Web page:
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Pop Evil’s Leigh Kakaty on Rock + Metal Community: ‘We Need to Create More Opportunities for Each Other’

Liz Ramanand, Loudwire
Liz Ramanand, Loudwire

We caught up with singer Leigh Kakaty on this year’s ShipRocked Cruise, where he and the rest of Pop Evil rocked the boat. The band has been flying high back on land as they wrapped up their Rock ‘N’ Roll Right Now tour with Red Sun Rising and Badflower. Check out our interview with Kakaty below where he chats about the band’s successes and evolution, plans for a new album and his desire to see the rock and metal community united in creating opportunities for each other.

How have you been? You’re no stranger to ShipRocked. Let’s talk about this experience for you both on and off the boat?

It’s been great, we’re getting ready to end this cycle, easily it’s been the craziest cycle of our career. From the success of “Footsteps” from the beginning to “Ways to Get High” to “Take It All,” RAM trucks, ESPN, there’s been a lot of firsts for us on this album cycle. The most important first is our big production for our tour with Red Sun Rising and Badflower.

ShipRocked is a bit of a challenge for me because I always get so seasick. I’m trying my best to just stay low and be cool. Ginger works, I’m chewing ginger gum but it’s going good. You’ve got to expect some crazy things on ShipRocked, it’s normal. Our band is more focused on being chill and relaxed, focusing on the music and the songs. There’s a lot less party then there was in the early years so we’re just trying to stay healthy because once we get off the boat our focus will be on this tour and ending this album cycle on a good note.

It’s crazy to think that we will be getting ready to make our fifth studio album. We want to do it right and we want to set ourselves up to do better in the future. It’s a grind, less party and more work. Right now it’s all about the fans and screaming from the mountain tops that rock and roll has a voice and we want to be heard.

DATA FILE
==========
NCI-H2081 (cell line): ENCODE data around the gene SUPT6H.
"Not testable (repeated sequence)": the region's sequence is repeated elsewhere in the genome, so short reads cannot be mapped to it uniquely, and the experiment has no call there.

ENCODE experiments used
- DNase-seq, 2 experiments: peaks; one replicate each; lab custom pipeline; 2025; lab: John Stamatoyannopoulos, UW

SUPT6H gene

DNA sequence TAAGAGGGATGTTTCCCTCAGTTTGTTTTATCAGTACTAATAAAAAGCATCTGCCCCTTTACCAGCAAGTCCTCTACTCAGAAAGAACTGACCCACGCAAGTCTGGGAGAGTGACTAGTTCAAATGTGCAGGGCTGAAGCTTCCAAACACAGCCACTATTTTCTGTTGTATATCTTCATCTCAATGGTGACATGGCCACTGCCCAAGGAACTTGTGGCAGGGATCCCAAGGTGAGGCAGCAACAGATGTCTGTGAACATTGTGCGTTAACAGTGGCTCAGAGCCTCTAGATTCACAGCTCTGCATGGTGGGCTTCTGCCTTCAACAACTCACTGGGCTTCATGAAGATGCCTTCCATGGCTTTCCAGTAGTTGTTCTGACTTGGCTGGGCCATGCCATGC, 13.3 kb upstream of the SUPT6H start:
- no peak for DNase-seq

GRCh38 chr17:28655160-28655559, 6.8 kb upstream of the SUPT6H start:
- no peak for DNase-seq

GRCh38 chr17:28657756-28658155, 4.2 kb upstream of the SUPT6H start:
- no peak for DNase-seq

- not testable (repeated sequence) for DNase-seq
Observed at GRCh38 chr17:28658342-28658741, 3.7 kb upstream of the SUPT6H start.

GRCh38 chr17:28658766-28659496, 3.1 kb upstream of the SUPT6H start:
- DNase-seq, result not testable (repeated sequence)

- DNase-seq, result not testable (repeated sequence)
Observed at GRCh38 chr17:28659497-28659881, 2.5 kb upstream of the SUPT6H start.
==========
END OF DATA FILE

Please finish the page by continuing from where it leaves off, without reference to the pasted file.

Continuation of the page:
Do you think the song “Footsteps,” which is featured in the RAM trucks commercial you mentioned, sort of represents the path of the band?

Absolutely, we wanted to write songs that motivated us and “Footsteps” certainly did that. It changed the way we were thinking. We don’t want to be negative and think about all the bad things that are out there. We want to be grateful for those few good things that can lead to other good things. There are so many kids that come and watch Pop Evil shows, it’s so important for us to take that responsibility and hopefully be more proactive whether that is being healthier or more efficient in the way we’re dialing in with our stage show, how we’re writing in the future.

We didn’t ever think about kids coming to the shows but now they do and so there can be things we can do. A song like “Take It All,” that’s a song you can sing with your mom, dad, grandma and your 4 or 5-year-old can sing it right with you. It’s just being responsible to understand that there’s music that can connect and transcend boundaries or age limits. When you’re a rock band and you don’t have the exposure or pop radio or television, you have to be creative and make those moments special with families and bring them closer together with music.